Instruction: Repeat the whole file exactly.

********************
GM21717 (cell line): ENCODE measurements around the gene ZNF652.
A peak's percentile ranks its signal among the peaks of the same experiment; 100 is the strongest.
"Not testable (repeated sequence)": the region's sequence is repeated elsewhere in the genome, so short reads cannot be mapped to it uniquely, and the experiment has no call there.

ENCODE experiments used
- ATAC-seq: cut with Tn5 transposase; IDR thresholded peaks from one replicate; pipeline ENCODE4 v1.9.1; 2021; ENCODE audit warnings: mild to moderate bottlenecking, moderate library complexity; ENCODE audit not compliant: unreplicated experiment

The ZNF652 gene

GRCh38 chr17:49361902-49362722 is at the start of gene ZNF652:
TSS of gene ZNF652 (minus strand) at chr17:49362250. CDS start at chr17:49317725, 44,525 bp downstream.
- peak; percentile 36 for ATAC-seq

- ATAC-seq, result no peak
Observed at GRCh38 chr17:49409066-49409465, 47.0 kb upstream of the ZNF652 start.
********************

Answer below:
GM21717 (cell line): ENCODE measurements around the gene ZNF652.
A peak's percentile ranks its signal among the peaks of the same experiment; 100 is the strongest.
"Not testable (repeated sequence)": the region's sequence is repeated elsewhere in the genome, so short reads cannot be mapped to it uniquely, and the experiment has no call there.

ENCODE experiments used
- ATAC-seq: cut with Tn5 transposase; IDR thresholded peaks from one replicate; pipeline ENCODE4 v1.9.1; 2021; ENCODE audit warnings: mild to moderate bottlenecking, moderate library complexity; ENCODE audit not compliant: unreplicated experiment

The ZNF652 gene

GRCh38 chr17:49361902-49362722 is at the start of gene ZNF652:
TSS of gene ZNF652 (minus strand) at chr17:49362250. CDS start at chr17:49317725, 44,525 bp downstream.
- peak; percentile 36 for ATAC-seq

- ATAC-seq, result no peak
Observed at GRCh38 chr17:49409066-49409465, 47.0 kb upstream of the ZNF652 start.